1 comment:

Adam Johns said...

This is a fun, witty project, rooted in a great idea, which you followed through in detail.

I liked the first list by far the best, although all of them were perfectly interesting; the peculiar thing about the first list was just how eerie all of them were, and how applicable many of them were. Neat.

Your introduction was clumsy, with several sentences fragments and a general lack of clarity. Your writing was much better through the rest of the paper, although your failure to cite your specific sources was irritating and very un-academic.

Your failure to cite actually bring up my only real dissatisfaction with the project. You end rather abruptly - on the interesting but incomplete assertion that you have become Z/J/D himself in the process of playing your Dadaist games. I'm interested in the proposition; the implication to me seems to be that not only do you take Dada very seriously (maybe particularly in its emphasis on premade objects, or whatever the right term is?), but that you think the book itself has a deep affinity with Dada (in this way, acting perhaps as an expansion of or response to Erika's paper...), or anyway that it could be understood that way. In other words, I think there is a whole range of implicit assumptions and implications here, which could have been productively made explicit.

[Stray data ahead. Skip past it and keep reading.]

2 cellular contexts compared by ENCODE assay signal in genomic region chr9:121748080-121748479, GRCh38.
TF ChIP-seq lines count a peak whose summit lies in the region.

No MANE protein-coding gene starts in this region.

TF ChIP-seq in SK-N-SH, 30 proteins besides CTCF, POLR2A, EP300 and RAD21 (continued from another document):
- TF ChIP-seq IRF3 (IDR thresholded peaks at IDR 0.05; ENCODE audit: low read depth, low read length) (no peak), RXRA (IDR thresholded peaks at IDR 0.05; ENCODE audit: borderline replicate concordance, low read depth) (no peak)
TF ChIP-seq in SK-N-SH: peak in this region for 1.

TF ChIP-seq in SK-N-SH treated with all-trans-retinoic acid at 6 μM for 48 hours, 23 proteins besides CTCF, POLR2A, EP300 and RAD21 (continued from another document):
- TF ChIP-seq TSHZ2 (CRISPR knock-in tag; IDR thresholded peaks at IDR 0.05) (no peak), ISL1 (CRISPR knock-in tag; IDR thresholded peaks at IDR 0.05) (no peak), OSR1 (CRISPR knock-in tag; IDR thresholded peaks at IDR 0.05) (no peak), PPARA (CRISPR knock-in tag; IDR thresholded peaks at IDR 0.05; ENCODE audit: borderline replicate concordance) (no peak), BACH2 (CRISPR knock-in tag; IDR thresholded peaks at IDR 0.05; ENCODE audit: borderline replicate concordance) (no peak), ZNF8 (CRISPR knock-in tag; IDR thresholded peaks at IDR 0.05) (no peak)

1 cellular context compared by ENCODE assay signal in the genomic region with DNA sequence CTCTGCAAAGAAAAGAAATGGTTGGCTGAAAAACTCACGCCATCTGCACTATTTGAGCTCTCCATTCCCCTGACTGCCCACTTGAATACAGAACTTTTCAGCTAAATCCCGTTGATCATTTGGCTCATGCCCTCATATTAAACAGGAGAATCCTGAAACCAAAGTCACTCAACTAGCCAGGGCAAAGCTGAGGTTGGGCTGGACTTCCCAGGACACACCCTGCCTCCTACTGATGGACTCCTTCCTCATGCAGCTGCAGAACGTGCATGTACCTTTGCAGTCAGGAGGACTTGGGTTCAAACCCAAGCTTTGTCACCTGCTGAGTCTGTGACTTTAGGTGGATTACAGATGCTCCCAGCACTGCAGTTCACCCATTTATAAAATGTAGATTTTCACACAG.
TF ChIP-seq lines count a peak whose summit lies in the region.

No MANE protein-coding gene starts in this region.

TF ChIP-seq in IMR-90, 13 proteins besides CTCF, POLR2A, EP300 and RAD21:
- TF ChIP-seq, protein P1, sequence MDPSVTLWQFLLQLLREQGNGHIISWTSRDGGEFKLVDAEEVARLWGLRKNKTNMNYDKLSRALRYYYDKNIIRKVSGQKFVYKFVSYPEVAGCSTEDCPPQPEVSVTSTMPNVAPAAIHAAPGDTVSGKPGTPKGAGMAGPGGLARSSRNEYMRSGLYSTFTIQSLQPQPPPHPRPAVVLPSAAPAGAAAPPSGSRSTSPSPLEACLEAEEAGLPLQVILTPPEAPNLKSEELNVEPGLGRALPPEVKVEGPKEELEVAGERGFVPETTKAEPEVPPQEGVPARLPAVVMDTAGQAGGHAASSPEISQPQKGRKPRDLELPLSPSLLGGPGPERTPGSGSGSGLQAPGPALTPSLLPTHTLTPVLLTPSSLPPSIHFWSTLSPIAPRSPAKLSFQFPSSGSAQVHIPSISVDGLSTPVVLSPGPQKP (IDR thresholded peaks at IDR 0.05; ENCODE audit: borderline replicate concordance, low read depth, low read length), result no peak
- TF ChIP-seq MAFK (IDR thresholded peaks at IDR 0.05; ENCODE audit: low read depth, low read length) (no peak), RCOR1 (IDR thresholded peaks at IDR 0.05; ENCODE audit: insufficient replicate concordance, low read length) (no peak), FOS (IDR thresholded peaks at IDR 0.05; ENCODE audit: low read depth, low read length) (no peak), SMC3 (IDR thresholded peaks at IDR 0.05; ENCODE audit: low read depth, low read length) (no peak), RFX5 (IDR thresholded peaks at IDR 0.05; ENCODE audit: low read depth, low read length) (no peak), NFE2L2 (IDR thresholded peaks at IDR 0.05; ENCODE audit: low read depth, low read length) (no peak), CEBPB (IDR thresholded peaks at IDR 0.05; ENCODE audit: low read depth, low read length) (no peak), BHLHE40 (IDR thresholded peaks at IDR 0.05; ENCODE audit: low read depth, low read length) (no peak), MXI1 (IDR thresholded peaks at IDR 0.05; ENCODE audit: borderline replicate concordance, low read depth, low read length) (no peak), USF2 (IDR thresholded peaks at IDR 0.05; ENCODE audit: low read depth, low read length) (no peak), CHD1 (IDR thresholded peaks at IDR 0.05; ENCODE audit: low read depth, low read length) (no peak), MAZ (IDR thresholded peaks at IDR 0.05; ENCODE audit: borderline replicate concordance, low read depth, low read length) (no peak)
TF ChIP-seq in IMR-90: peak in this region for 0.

I liked your inclusion of photographs. That was one of a number of nice touches through this piece.

It's good work, entertaining, eerie, and very fitting in a number of ways. I'm happy with it, but it does feel somewhat incomplete to me (it would have been awesome to have had some substantial part of this as a draft - that might have helped you get some of the implicit material out).